Kingston, ON, Canada (PRWEB) January 3, 2007
The Metaphor Observatory has released their annual Top Ten List of Metaphors in the media for 2006. The list of metaphors, informally gathered from newscasts, products, music, advertisements and the press, shows how current social concerns are reflected in figurative language. Metaphors are judged for their accuracy, popularity, impact and relevance to the past year.
Topping this year's list is "fusion," which found itself in product names and slogans from hair and hair removal products through highway and snow vehicles. Among other metaphors appearing on this years list are "Stay the course" from President George Bush and "Foley Fallout," a headline from the Mark Foley scandal.
The Metaphor Observatory's list of top metaphors is chosen based on:
accuracy (ie: Does it make sense as a metaphor?)
popularity (ie: Did it catch on?)
impact (ie: Did it successfully communicate to its audience? )
relevance to the year in question (ie: Is it contemporary? ).
The Metaphor Observatory's Top Ten Metaphors for the year 2006:
1) fusion -- Thanks in part to mega-marketing by both Gillette and Ford, the superhot metaphor "fusion" tops this year's list hands down. Among the many other products credited for putting "fusion" in its place: Denny's D-Fusion Drinks, Herbal Essences Fruit Fusions Collection, the Hoover Fusion Cyclonic Upright Vacuum and Wow Wee's robotic "fusion of technology and personality." Fusion, today you are a star!
2) course -- Of course, we couldn't let George Bush's sea-weavery go unnoted. Ever since his decision to scuttle the "stay the course in Iraq" tub-thump in late October, newscasters have scrambled to salvage what they could with headlines like "changing the course in Iraq". Awarded posthumously the title "Catch Phrase of the Year" by the Global Language Monitor, "stay the course" is charted to join the president's precedent "road map to peace" in the navigational metaphor boneyard.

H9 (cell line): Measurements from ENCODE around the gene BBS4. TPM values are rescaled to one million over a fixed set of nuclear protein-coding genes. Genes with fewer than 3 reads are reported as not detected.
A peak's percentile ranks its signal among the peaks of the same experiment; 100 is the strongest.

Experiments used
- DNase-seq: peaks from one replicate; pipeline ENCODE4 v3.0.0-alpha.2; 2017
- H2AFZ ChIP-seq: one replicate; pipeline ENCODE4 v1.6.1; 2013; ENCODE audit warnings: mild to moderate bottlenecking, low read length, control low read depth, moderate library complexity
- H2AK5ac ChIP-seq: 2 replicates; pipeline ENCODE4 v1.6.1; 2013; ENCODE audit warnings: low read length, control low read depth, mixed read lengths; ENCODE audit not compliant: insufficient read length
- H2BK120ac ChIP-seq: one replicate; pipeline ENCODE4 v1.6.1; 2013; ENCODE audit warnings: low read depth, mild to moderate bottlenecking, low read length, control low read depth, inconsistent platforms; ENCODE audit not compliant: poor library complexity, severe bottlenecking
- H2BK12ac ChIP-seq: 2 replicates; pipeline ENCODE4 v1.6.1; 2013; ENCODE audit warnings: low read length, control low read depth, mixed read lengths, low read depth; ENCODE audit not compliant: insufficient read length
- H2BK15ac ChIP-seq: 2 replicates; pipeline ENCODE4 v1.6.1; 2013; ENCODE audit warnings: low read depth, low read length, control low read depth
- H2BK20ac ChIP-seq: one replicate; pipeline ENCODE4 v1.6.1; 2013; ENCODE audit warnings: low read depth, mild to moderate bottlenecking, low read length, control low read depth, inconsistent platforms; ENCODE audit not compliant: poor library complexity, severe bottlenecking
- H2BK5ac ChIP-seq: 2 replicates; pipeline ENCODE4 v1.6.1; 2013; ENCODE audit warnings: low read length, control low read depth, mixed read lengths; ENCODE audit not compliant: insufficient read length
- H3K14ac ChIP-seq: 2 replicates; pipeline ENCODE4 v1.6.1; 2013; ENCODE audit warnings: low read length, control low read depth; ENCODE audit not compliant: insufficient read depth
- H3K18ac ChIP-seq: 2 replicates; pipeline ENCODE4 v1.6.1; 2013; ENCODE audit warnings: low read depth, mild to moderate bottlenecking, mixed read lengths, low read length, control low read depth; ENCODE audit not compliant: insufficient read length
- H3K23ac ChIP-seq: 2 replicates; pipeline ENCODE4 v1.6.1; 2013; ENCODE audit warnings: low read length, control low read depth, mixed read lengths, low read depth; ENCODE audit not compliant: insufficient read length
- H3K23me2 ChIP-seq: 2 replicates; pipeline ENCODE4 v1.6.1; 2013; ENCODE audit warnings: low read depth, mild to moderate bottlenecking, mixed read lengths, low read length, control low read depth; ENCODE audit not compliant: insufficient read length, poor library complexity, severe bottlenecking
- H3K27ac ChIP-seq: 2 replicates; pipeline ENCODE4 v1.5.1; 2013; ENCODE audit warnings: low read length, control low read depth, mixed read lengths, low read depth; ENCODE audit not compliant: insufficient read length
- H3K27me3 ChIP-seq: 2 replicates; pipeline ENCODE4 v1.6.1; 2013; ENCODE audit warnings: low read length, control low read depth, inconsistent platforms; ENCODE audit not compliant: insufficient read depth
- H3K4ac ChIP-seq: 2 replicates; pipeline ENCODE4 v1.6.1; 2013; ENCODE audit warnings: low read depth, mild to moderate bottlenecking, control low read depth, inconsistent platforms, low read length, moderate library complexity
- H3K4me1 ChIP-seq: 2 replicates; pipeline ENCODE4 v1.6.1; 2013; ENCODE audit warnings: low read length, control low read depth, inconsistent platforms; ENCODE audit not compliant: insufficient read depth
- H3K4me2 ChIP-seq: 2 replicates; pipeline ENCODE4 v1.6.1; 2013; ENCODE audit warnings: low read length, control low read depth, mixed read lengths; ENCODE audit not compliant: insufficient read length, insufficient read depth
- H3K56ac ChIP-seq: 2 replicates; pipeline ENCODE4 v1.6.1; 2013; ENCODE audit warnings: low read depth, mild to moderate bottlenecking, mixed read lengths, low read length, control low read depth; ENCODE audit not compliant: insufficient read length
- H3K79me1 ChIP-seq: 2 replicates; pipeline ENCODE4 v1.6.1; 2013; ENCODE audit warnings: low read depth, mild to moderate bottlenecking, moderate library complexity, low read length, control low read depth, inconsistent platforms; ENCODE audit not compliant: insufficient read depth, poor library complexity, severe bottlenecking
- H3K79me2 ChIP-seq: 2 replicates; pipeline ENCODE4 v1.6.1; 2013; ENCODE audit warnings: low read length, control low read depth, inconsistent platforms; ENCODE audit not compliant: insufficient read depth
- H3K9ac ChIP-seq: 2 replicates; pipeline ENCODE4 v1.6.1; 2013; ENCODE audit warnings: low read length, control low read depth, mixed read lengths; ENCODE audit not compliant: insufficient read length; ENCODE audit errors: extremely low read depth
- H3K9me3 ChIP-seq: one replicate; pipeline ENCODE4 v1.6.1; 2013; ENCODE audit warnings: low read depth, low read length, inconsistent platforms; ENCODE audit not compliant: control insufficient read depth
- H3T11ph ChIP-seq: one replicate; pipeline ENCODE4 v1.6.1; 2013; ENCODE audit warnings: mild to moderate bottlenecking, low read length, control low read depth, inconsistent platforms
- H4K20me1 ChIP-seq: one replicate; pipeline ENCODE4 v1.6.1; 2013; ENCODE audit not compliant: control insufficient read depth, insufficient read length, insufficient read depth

3)fallout -- Hitting every form of press from Three Mile Island all the way to Chernobyl was the negatively-charged article "Foley Fallout." The explosive headline was scattered across several networks in the U.S. and in blogs around the world, and lasted so long on CNN that they even changed the font to keep it fresh. Part of the currently trendy nuclear family of metaphors, "fallout" is the black sheep, associating itself with any story involving political scandal and its career-crushing repercussions. Fallout spends little time alone these days.
4) meltdown -- Metaphor hits the big screen this year and in a mammoth way. "Ice Age: The Meltdown" topped the box office in the spring, triggering a detectable rise in "meltdown" use this year. Le Glacier Dairy Queen's Chili Meltdown GrillBurger and Canadian Tire's summer Price Meltdown along with supercool anchor Anderson Cooper's feature "Melting Pot or Meltdown" helped this nucleaphor hit the critical masses in 2006.
5) bitch -- Though playing dead in various dialects as a spiteful person or strong woman, the "bitch" metaphor began littering the hip-hop world dog-years ago with the meaning (sexual) underling. In recent years, however, "bitch" has jumped the lingo fence of hip-hop and is doing tricks in other dialects. Just ask The Simpsons' old dawg Mr. Burns, who fetched a few raised eyebrows this spring with the primetime Sunday comeback "Dream on, bitch." Youthful pigskin-headed cell-mate Stewie Griffin has been known to bark out the odd bitch-equals-underling too, making this a top choice metaphor for mouthy characters of all ages and backgrounds.